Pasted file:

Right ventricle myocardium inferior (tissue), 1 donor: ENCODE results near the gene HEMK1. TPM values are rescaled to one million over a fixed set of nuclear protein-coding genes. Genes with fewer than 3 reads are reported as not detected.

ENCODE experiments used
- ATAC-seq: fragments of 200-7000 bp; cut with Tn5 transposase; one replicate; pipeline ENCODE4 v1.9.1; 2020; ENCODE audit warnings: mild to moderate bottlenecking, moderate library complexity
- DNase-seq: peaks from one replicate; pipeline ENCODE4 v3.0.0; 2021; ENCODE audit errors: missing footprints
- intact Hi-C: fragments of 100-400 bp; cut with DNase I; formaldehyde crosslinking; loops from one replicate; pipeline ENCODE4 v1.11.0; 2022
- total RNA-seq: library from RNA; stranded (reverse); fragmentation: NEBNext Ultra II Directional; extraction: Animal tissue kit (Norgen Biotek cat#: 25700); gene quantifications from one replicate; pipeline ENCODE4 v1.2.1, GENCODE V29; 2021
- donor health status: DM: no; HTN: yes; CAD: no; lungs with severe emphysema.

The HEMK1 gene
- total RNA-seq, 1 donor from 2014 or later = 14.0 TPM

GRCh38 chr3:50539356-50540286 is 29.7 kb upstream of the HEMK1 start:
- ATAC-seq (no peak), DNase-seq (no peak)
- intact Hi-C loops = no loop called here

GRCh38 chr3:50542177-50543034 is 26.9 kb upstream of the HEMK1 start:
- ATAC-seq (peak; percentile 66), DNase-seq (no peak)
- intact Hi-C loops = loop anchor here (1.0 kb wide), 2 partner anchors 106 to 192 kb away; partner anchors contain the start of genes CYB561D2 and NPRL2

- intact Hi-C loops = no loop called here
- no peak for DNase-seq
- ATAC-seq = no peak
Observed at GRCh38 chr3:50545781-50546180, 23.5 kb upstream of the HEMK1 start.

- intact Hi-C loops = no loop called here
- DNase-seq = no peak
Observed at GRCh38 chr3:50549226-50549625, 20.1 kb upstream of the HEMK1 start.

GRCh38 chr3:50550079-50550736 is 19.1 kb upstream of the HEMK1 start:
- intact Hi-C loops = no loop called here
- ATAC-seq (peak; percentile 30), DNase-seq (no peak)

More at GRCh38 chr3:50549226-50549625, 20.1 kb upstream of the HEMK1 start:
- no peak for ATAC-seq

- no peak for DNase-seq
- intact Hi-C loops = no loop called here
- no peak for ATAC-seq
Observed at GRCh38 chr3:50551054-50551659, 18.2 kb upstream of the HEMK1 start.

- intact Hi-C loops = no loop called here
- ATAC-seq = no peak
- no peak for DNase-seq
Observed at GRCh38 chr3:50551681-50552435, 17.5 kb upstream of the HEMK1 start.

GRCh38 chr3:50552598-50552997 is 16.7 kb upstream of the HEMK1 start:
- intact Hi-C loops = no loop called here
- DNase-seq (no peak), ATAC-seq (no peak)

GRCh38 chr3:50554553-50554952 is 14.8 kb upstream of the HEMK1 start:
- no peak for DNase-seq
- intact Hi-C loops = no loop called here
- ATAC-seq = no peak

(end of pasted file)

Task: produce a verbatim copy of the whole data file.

Right ventricle myocardium inferior (tissue), 1 donor: ENCODE results near the gene HEMK1. TPM values are rescaled to one million over a fixed set of nuclear protein-coding genes. Genes with fewer than 3 reads are reported as not detected.

ENCODE experiments used
- ATAC-seq: fragments of 200-7000 bp; cut with Tn5 transposase; one replicate; pipeline ENCODE4 v1.9.1; 2020; ENCODE audit warnings: mild to moderate bottlenecking, moderate library complexity
- DNase-seq: peaks from one replicate; pipeline ENCODE4 v3.0.0; 2021; ENCODE audit errors: missing footprints
- intact Hi-C: fragments of 100-400 bp; cut with DNase I; formaldehyde crosslinking; loops from one replicate; pipeline ENCODE4 v1.11.0; 2022
- total RNA-seq: library from RNA; stranded (reverse); fragmentation: NEBNext Ultra II Directional; extraction: Animal tissue kit (Norgen Biotek cat#: 25700); gene quantifications from one replicate; pipeline ENCODE4 v1.2.1, GENCODE V29; 2021
- donor health status: DM: no; HTN: yes; CAD: no; lungs with severe emphysema.

The HEMK1 gene
- total RNA-seq, 1 donor from 2014 or later = 14.0 TPM

GRCh38 chr3:50539356-50540286 is 29.7 kb upstream of the HEMK1 start:
- ATAC-seq (no peak), DNase-seq (no peak)
- intact Hi-C loops = no loop called here

GRCh38 chr3:50542177-50543034 is 26.9 kb upstream of the HEMK1 start:
- ATAC-seq (peak; percentile 66), DNase-seq (no peak)
- intact Hi-C loops = loop anchor here (1.0 kb wide), 2 partner anchors 106 to 192 kb away; partner anchors contain the start of genes CYB561D2 and NPRL2

- intact Hi-C loops = no loop called here
- no peak for DNase-seq
- ATAC-seq = no peak
Observed at GRCh38 chr3:50545781-50546180, 23.5 kb upstream of the HEMK1 start.

- intact Hi-C loops = no loop called here
- DNase-seq = no peak
Observed at GRCh38 chr3:50549226-50549625, 20.1 kb upstream of the HEMK1 start.

GRCh38 chr3:50550079-50550736 is 19.1 kb upstream of the HEMK1 start:
- intact Hi-C loops = no loop called here
- ATAC-seq (peak; percentile 30), DNase-seq (no peak)

More at GRCh38 chr3:50549226-50549625, 20.1 kb upstream of the HEMK1 start:
- no peak for ATAC-seq

- no peak for DNase-seq
- intact Hi-C loops = no loop called here
- no peak for ATAC-seq
Observed at GRCh38 chr3:50551054-50551659, 18.2 kb upstream of the HEMK1 start.

- intact Hi-C loops = no loop called here
- ATAC-seq = no peak
- no peak for DNase-seq
Observed at GRCh38 chr3:50551681-50552435, 17.5 kb upstream of the HEMK1 start.

GRCh38 chr3:50552598-50552997 is 16.7 kb upstream of the HEMK1 start:
- intact Hi-C loops = no loop called here
- DNase-seq (no peak), ATAC-seq (no peak)

GRCh38 chr3:50554553-50554952 is 14.8 kb upstream of the HEMK1 start:
- no peak for DNase-seq
- intact Hi-C loops = no loop called here
- ATAC-seq = no peak